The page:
REDMOND, Wash., Feb. 6, 2007 – The connected world is no longer simply a vision. Increased bandwidth, pervasive Internet connectivity and greater mobile capabilities have made it feasible for people to work, play, shop and conduct their lives from virtually anywhere. Despite these increased capabilities, people are still concerned about the safety of their personal or business-related information.
In their keynote today at the RSA Conference 2007, the technology-security industry’s annual conference, Microsoft Chairman Bill Gates and Chief Research and Strategy Officer Craig Mundie discussed the state of security, the threat landscape and the vision for a world of secure and easy anywhere access. They spoke to the need for an industry-wide ecosystem where personal and corporate information is protected so that users can access, share and use information without worrying about it being compromised, stolen or exploited.
The keynote reflected an Executive E-Mail sent today by Gates to Microsoft customers, which proposed that the answer to advancing a connected world lies in trust – in creating systems and processes that are always secure so that people and organizations have a high degree of confidence that the technology they use will protect their identity, their privacy and their information.” Gates outlined identity, network and protection as areas the security industry must focus on to build customer trust and ensure that anywhere-access becomes a reality.
The presentation at RSA comes on the heels of last week’s launch of Windows Vista, which Microsoft heralded as the most secure, privacy-enhancing and extensively tested operating system it has ever released. Features in Windows Vista such as User Account Control and Group Policy for Devices give IT staff greater control of how employees use the network and the devices they can use. Microsoft noted that many of these improvements are a direct result of processes related to the company’s ongoing Trustworthy Computing efforts, and that Trustworthy Computing has become an integral part of the company’s development processes, and transformed the way it approaches security and privacy protection.
The Roadmap to Secure Anywhere Access
At RSA, Microsoft also announced several new, security-related products and partner initiatives including:
The launch of Identity Lifecycle Manager (ILM) 2007
The release of public beta for Forefront Server Security Management Console
Support of Extended Validation (EV) SSL Certificates in Internet Explorer 7
A Windows CardSpace proof-of-concept demonstration, and collaboration with the OpenID 2.0 specification
The addition of four data providers into Microsoft’s Phishing Filter service online database
Microsoft also recently announced other key, security-related initiatives, including the general availability of the Intelligent Application Gateway 2007, a Microsoft Network Access Protection 100-partner milestone, and the launch of Windows Live OneCare. These announcements represent Microsoft’s efforts to address the need for more efficient identity management, simpler network access control, and more resilient protection.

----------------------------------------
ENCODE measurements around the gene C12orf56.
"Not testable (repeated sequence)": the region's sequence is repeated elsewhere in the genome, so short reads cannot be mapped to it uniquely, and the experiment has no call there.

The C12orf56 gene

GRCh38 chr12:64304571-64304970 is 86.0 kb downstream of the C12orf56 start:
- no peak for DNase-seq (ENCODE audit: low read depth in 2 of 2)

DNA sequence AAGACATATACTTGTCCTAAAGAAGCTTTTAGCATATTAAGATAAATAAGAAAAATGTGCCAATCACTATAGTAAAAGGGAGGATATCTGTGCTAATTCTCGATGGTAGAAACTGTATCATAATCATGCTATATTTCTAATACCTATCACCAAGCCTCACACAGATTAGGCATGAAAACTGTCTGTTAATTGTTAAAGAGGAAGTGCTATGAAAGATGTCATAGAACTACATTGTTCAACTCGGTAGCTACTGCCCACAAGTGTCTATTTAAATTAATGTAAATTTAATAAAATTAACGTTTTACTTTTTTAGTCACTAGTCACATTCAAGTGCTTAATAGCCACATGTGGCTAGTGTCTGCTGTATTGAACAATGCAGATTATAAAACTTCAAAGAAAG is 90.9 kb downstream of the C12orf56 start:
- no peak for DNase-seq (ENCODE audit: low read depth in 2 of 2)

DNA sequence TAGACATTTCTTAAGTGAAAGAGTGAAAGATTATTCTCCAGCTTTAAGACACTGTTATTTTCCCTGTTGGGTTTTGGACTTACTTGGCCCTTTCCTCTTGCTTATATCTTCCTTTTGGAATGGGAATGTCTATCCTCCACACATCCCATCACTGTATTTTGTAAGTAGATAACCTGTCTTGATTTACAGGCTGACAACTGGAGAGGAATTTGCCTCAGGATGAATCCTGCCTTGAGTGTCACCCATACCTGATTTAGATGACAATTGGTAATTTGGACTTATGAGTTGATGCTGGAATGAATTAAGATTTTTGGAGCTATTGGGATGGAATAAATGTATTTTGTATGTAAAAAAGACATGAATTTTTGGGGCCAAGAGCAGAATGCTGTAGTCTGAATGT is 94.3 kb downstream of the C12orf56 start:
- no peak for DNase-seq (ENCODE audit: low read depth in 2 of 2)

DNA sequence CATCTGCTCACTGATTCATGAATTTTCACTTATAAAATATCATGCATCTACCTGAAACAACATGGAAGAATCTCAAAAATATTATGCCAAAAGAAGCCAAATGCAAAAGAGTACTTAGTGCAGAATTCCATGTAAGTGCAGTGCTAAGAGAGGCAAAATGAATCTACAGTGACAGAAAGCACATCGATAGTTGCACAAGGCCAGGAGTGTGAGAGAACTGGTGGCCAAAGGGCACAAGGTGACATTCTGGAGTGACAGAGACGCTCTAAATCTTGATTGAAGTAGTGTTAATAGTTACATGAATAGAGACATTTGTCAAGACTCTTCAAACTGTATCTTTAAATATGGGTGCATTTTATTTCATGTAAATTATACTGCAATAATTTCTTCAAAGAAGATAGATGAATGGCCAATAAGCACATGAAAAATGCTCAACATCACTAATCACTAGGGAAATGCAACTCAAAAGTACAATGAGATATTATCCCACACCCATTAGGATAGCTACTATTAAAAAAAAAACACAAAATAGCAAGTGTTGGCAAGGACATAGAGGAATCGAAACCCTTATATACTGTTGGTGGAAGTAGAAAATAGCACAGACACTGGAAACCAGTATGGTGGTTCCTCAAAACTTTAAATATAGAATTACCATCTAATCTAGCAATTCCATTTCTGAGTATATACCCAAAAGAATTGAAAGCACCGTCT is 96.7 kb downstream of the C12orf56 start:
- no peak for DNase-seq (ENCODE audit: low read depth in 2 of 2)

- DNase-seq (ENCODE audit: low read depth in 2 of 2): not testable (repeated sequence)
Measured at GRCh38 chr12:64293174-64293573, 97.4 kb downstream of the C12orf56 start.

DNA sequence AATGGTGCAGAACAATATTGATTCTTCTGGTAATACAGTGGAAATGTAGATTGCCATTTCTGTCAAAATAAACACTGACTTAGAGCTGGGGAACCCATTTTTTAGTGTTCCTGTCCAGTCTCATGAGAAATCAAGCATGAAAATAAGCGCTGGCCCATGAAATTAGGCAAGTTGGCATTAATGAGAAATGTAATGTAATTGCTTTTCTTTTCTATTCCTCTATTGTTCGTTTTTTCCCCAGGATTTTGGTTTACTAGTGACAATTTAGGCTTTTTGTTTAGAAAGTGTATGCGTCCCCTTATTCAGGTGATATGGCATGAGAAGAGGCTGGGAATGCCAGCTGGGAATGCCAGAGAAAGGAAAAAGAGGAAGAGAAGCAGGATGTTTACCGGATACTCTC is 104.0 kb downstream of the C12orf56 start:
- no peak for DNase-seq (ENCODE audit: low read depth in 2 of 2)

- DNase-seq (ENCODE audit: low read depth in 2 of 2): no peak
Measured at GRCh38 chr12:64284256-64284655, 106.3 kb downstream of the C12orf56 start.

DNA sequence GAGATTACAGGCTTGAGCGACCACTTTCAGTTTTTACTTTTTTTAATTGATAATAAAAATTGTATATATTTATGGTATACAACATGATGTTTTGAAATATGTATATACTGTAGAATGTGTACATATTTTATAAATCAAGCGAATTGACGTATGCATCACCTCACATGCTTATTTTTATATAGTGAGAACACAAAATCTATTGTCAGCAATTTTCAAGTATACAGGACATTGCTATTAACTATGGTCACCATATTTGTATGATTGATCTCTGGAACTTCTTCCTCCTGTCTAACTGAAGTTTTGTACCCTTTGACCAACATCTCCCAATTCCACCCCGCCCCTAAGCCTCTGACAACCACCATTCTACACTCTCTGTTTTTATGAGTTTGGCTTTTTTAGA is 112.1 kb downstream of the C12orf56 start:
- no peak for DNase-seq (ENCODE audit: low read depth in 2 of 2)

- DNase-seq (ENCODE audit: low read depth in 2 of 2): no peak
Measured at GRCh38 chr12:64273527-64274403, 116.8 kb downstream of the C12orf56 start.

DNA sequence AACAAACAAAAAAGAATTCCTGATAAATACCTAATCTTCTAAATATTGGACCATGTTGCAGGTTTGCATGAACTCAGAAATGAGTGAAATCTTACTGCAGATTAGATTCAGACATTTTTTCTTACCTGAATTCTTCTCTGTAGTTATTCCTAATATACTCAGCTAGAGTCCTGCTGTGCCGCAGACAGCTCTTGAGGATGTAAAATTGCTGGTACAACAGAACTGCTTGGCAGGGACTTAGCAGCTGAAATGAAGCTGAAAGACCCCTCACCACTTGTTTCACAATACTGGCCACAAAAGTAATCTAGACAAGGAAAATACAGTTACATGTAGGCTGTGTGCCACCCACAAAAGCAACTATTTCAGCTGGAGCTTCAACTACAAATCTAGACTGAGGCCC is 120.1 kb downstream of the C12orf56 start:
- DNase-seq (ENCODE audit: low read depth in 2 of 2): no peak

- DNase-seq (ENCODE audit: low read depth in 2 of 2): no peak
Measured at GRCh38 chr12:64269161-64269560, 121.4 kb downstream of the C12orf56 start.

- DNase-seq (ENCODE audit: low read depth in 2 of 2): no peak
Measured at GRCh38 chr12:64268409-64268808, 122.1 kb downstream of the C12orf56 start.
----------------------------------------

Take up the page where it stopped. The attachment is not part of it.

Improving Efficiency with Identity Management
As people spend more time on the Internet and use more devices on a day-to-day basis, they create numerous username/password combinations across the landscape of their virtual life. Tracking each of these identities at work and home becomes a cumbersome task for the computer user, and also complicates the jobs of IT professionals who must manage many of these identities to secure a company’s network.
To address the need for more efficient identity management, Microsoft outlined a comprehensive strategy and roadmap, and provided details on product offerings that will reduce the cost of managing user information, credentials, access control, and compliance.
With general availability scheduled for May of this year, ILM 2007 will provide a new solution that builds on the metadirectory and user-provisioning capabilities in Active Directory, Windows and Office, and adds support for managing strong credentials such as certificates and smart cards. Microsoft described ILM as a centralized solution for managing the entire life cycle of a user identity by providing identity synchronization, certificate management and user provisioning that will work within a heterogeneous environment. Along with the launch of ILM, the company called this solution an example of how the technology and tools it is developing will help IT staff easily update the policies associated with each employee’s identity so they accurately reflect a person’s role, what the person is authorized to do on the network, and the information the person is allowed to use.
Industry momentum around Windows CardSpace also continued at the RSA conference with news of collaboration of Windows CardSpace with the OpenID 2.0 specification. Through the support of the WS-Trust – a Web service that has been adopted as an industry standard to help ensure trusted transactions – consumers using Windows CardSpace can take advantage of increased security against phishing attacks without adding complexity to their identity-management experience. Conference attendees also caught a glimpse of a simpler and safer online banking experience for consumers through the use of Windows CardSpace. The proof-of concept-demonstration showcased by Wachovia Corporation, Arcot Systems, Inc. and Corillian Corporation served as one of the many ways consumers can receive a simpler and easier online experience with Windows CardSpace.
Simplifying Network Access and Management
Firewalls have been the primary means of protecting corporate networks in the past, but they don’t provide the flexibility needed to meet the demand for anywhere access or to respond to the current threat landscape. Microsoft said that, to address this challenge, IT professionals must be able to manage network access and assure protection of network assets using policy rather than topology (the physical infrastructure). Likewise, end-users must experience a seamless boundary between networks and the Internet.